When evaluating and analyzing the construction market, we usually break it down into three main construction categories or segments: Residential, Non-Residential and Non-Building.
- Residential includes single-family and multi-family housing in both condominiums and rental apartments.
- Non-Residential includes commercial, institutional, industrial and public buildings.
- Non-Building is what some call civil construction encompassing infrastructure, roads and bridges, and more.
Construction in each of these categories is driven by different market demand characteristics and that is why they are commonly forecasted separately. Below we take a deeper dive into each of the three segments and make consensus forecasts for the coming year.
Six percent growth in the Residential segment is expected for both 2017 and 2018. Multi-family housing is tapering off and will reach its peak in 2017, but single-family will pick-upand have 9% growth in 2017 and 2018.
Multi-family starts have started declining, with starts figures for the first few months of 2017 averaging 345K units, while the six months before that averaged 392K units.
Single-family (private, new) Put-in-Place figures for August 2017 show a 11.6% increase from the previous year, but builders are struggling to find land, and lot prices are increasing, which in turn limits their ability to provide entry-level housing (under $200K homes) – one of the risk factors for residential construction. Another issue is financing, which you can read more about here.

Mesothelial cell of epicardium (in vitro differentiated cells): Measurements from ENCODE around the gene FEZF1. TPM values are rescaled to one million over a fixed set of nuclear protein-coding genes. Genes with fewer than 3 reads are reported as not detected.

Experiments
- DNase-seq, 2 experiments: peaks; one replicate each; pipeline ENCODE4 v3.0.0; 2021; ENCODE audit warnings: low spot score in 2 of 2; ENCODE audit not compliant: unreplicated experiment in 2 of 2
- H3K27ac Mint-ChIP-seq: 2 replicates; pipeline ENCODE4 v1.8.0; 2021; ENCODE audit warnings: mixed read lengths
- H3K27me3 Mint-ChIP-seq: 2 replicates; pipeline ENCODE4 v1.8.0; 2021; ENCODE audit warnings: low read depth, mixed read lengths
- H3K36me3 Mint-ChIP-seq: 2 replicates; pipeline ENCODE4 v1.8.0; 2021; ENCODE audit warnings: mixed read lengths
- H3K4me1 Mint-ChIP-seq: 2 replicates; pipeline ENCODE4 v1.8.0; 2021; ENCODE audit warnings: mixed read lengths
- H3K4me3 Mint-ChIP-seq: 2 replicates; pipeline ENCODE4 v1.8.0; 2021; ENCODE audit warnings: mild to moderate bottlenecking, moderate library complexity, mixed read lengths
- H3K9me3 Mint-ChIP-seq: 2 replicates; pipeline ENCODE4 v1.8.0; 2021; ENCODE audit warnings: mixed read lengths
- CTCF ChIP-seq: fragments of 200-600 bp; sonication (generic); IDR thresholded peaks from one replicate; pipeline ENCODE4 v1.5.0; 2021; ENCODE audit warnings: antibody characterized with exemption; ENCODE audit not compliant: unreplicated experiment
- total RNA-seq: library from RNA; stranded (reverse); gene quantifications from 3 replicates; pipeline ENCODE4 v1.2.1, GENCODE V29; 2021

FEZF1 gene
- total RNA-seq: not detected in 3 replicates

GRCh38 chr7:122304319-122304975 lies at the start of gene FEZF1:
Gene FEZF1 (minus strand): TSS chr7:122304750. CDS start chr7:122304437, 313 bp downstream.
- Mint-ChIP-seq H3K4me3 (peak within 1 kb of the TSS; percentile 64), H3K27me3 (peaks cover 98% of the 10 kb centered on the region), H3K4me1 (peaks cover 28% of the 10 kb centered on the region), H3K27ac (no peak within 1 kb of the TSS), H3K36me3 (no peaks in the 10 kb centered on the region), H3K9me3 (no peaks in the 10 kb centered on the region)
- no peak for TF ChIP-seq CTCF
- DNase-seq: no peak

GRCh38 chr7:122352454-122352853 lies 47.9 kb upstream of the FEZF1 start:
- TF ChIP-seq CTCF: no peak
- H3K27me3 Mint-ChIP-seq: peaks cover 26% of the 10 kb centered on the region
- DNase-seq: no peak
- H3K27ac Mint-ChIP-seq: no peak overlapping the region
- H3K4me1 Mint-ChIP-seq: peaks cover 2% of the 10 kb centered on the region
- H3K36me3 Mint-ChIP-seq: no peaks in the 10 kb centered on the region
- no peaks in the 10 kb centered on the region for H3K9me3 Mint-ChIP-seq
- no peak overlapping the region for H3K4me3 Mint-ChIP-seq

Residential growth is supported by population, household formation, economic conditions, and mortgage rates (even with the Fed increasing rates, mortgage rates are still at historic lows); all which continue to contribute positively to the segment.
Education and public buildings are expected to lead growth in 2018 in the Non-Residential segment, with a 6% increase.
Driven by a stronger economy and improved employment conditions, office construction is also expected to grow 6%. However, hotels and other non-residential (including stadiums) are expected to decline in 2018. Together with a rebound in retail, total commercial construction is expected to grow just 2%.
Healthcare remained stable in 2017, amid uncertainty regarding healthcare policy changes, but activity is expected to pick up to 5% growth in 2018.
This segment overall is very much driven by government programs. In June 2017, the FASTLANE initiative was converted into the Infrastructure for Rebuilding America (INFRA) program, which includes ten highway and bridge projects, two transportation logistics projects, three port projects, and three railways infrastructure projects. Despite all of the INFRA projects, Infrastructure is expected to remain stable in 2018 with just a 3% growth increase.
Also in June 2017, the “Rebuild America’s Infrastructure” plan details were revealed, but debate and voting on an infrastructure bill will probably not happen until later this year.
According to recent accounts, it looks like this infrastructure plan will be the next Trump administration agenda item now that the Tax Bill has passed. In the meantime, state and local governments continue to feel the pressure and are seeking their own funding efforts.
To see more details about what we are forecasting for the different end-markets, download the full 2018 report.